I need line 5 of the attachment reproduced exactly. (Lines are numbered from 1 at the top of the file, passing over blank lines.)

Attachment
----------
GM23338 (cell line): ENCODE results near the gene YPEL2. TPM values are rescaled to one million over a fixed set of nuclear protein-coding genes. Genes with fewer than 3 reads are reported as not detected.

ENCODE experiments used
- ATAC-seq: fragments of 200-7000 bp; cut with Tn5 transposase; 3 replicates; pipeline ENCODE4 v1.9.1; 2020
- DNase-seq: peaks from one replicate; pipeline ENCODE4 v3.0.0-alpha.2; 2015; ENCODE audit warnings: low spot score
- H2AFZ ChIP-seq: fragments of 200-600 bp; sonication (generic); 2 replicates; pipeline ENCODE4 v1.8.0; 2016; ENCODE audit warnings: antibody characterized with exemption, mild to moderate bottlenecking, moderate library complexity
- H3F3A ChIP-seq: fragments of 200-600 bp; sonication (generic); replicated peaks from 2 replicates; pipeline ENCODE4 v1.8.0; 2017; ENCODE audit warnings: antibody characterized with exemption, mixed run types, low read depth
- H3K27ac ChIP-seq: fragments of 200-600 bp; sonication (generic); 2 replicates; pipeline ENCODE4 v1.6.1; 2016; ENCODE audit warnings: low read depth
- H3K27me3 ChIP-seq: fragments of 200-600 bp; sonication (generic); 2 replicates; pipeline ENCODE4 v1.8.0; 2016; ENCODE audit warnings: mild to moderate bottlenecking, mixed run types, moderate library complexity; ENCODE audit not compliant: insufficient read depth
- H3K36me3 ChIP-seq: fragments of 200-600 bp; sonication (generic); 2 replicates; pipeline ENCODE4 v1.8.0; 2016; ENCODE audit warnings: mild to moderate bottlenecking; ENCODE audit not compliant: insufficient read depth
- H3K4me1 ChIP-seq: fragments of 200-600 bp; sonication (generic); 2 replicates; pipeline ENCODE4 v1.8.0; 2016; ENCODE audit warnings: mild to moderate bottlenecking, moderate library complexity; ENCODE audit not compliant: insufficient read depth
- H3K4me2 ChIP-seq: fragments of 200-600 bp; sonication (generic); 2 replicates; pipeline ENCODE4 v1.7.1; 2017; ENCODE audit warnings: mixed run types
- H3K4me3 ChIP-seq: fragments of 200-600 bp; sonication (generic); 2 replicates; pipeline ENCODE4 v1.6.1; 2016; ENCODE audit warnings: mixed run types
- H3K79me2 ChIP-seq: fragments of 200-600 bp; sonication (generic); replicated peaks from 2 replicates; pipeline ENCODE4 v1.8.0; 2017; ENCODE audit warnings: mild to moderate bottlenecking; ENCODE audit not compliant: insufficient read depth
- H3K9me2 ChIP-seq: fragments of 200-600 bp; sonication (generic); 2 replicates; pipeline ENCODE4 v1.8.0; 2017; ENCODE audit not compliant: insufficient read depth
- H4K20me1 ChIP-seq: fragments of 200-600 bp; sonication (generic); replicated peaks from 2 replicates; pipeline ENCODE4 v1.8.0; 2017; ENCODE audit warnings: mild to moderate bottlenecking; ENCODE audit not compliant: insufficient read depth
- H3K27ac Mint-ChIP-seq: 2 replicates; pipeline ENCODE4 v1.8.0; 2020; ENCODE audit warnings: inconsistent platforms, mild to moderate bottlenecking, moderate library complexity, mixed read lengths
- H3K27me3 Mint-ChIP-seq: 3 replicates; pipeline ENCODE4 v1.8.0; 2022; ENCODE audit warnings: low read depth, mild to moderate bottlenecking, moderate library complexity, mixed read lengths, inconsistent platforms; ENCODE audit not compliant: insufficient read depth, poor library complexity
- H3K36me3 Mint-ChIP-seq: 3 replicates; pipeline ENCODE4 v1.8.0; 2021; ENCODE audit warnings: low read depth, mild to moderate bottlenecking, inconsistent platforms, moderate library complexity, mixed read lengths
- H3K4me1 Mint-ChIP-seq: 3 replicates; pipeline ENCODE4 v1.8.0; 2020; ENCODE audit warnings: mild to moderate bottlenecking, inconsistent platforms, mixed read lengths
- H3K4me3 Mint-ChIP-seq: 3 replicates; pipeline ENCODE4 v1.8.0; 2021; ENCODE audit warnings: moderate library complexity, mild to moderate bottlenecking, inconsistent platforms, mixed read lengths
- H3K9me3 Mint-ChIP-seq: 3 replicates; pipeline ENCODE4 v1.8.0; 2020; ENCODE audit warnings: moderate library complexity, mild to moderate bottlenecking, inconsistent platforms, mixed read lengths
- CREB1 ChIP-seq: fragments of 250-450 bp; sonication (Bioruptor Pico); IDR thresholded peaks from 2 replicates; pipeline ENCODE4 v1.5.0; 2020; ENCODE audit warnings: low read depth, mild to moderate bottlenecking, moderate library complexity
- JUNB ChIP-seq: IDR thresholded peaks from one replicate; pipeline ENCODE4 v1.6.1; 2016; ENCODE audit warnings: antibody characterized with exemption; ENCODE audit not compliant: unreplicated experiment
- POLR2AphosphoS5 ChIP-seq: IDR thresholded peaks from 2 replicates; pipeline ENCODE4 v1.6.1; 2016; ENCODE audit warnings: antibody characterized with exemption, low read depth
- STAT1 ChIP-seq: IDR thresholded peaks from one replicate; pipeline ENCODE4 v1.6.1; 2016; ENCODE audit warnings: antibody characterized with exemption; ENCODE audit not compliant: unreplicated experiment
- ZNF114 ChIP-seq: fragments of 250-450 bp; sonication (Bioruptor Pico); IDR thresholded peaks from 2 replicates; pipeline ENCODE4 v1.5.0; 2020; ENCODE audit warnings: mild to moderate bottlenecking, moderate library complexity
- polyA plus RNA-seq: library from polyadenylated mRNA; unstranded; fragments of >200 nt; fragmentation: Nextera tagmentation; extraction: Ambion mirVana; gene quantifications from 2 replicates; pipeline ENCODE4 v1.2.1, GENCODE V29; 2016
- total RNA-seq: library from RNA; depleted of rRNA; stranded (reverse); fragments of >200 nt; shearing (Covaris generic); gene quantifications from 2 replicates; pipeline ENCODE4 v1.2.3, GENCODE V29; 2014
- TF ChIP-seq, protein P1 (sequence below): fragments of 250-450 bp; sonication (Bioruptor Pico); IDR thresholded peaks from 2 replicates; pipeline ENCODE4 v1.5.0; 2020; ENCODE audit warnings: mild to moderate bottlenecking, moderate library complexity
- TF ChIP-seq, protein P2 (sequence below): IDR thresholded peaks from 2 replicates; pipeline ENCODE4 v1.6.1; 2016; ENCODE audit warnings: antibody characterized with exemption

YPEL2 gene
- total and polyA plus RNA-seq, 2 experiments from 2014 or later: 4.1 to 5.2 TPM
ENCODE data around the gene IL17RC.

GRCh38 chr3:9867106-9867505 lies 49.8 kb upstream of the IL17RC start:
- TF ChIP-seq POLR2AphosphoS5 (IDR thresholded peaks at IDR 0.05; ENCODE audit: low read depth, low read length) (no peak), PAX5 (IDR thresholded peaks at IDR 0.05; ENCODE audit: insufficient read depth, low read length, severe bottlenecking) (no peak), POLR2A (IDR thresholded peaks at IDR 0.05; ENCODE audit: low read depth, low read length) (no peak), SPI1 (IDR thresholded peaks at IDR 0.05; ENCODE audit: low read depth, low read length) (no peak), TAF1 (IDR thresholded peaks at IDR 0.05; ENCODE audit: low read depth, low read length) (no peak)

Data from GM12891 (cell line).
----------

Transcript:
- H2AFZ ChIP-seq: fragments of 200-600 bp; sonication (generic); 2 replicates; pipeline ENCODE4 v1.8.0; 2016; ENCODE audit warnings: antibody characterized with exemption, mild to moderate bottlenecking, moderate library complexity